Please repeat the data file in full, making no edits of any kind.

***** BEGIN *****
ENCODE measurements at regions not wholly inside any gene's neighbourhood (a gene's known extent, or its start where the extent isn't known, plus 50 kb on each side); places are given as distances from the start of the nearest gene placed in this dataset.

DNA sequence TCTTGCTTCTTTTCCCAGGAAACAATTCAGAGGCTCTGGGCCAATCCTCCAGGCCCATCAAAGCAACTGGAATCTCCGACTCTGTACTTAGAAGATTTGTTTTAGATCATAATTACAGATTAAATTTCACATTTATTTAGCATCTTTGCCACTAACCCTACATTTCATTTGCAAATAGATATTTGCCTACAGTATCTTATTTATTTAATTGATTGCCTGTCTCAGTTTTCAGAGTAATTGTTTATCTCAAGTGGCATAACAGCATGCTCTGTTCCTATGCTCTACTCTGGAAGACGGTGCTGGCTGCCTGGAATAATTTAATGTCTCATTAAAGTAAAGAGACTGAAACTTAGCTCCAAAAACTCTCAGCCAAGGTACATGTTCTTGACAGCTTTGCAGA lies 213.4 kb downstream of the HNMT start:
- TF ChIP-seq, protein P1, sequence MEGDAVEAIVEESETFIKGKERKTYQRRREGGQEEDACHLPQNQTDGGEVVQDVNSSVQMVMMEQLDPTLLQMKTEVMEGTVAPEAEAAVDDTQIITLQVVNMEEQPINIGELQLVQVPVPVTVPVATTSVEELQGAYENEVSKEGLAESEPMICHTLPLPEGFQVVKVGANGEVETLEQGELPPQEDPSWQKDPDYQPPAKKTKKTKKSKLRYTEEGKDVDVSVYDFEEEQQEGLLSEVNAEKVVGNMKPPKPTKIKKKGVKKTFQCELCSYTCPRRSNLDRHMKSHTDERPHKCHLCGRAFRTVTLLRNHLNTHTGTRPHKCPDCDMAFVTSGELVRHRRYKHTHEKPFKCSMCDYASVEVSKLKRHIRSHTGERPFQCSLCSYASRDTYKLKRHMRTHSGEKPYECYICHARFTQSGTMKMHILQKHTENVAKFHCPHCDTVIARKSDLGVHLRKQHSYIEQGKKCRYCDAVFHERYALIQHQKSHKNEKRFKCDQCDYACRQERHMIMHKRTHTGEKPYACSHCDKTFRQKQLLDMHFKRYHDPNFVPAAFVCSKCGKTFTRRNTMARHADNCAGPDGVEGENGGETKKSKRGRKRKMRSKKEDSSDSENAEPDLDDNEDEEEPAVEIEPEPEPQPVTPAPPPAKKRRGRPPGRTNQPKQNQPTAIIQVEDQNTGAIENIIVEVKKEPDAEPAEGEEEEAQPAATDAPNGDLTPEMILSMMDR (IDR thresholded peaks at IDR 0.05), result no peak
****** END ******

ENCODE measurements at regions not wholly inside any gene's neighbourhood (a gene's known extent, or its start where the extent isn't known, plus 50 kb on each side); places are given as distances from the start of the nearest gene placed in this dataset.

DNA sequence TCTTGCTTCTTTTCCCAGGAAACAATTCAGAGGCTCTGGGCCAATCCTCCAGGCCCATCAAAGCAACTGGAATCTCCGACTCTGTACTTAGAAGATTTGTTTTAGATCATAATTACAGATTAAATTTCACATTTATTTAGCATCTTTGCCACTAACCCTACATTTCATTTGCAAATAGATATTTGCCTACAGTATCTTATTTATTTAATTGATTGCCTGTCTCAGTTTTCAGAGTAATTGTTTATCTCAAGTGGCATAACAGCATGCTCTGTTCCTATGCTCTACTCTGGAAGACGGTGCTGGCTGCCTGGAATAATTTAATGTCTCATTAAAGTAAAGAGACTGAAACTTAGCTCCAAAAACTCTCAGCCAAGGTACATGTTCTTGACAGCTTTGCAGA lies 213.4 kb downstream of the HNMT start:
- TF ChIP-seq, protein P1, sequence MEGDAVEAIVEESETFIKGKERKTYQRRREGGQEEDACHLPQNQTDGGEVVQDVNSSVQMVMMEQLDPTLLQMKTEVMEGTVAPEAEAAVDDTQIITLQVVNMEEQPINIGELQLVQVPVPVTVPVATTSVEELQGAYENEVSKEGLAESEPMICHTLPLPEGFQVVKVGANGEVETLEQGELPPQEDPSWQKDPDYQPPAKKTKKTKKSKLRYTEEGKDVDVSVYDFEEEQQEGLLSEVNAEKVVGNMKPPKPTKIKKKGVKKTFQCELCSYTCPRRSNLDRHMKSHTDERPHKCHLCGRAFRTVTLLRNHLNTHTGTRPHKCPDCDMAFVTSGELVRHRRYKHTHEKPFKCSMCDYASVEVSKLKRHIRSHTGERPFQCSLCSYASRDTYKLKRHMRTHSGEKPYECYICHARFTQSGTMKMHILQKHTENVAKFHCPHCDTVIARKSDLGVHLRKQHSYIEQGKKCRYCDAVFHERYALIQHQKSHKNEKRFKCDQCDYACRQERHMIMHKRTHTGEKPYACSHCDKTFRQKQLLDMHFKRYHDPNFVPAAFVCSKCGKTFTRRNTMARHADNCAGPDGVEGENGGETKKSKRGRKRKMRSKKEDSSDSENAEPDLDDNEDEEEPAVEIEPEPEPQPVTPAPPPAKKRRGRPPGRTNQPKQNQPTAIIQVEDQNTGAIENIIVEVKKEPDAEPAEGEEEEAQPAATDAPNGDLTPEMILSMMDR (IDR thresholded peaks at IDR 0.05), result no peak